In today’s America, the search for absolute security has assumed hysterical proportions, with DHS officials everywhere checking up on everybody, “probable cause” be damned, at airports and bus terminals and train stations. It has made every citizen the object of Federal suspicion and denied to 100,000 the right to board an airplane. Communist Russia’s Nikolai Lenin would have cheered this invasion of individual privacy, as he once said, “It is true that liberty is precious—so precious that it must be rationed.” Under Communism, the rights of the individual were ever subordinated to the State, and that is increasingly true of America today.
In today’s America, the Pentagon, which consumes 54 cents of every tax dollar, reigns supreme, making a mockery of President Truman’s words, “If there is one basic element in our Constitution, it is civilian control of the military.” Truman’s staff feared that concentrating all military offices under one roof might create an ogre and that nightmare has become reality. As James Carroll remarks in his “House of War”(Houghton Mifflin): “Secretary of War Henry Stimson, saw the new danger at once and warned of it, to no avail. After Stimson, dozens of others would sound alarms as the Pentagon usurped controls over the levers of the American economy and culture, over science, academia, and politics.” Or as the poet Robert Browning wrote, “A man in armor is his armor’s slave.”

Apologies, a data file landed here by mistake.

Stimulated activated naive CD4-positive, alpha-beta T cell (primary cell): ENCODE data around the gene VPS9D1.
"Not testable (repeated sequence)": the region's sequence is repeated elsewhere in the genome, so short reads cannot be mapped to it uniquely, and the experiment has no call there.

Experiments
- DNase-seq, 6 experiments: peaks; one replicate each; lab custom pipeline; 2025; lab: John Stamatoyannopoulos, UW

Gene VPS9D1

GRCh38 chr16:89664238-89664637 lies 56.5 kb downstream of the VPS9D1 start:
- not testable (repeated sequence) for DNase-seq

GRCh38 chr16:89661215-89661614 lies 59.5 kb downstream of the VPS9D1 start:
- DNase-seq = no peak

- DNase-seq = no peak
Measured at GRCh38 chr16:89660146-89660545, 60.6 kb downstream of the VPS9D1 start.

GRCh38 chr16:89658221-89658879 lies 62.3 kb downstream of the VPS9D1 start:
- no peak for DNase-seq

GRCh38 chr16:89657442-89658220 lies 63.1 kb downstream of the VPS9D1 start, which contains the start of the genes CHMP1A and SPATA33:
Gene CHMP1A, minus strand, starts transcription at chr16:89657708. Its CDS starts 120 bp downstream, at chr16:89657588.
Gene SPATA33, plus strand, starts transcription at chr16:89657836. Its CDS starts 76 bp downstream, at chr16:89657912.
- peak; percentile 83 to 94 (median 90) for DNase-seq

Truman remains the tragic example of how the quest for military supremacy actually undermines a nation’s security, rather than strengthens it. By creating at Hiroshima an horrific precedent to use atomic warfare (to cut the Pacific war short by a few months) he triggered a nuclear arms race spanning more than a half century that has spread around the world so that all humanity now lives in the shadow of the nuclear terror. “We have grasped the mystery of the atom and rejected the Sermon on the Mount,” reflected America’s prescient World War Two General Omar Bradley. Truman’s decision to A-bomb Hiroshima haunts Americans who fear the nuclear weapon may now be used against their own cities.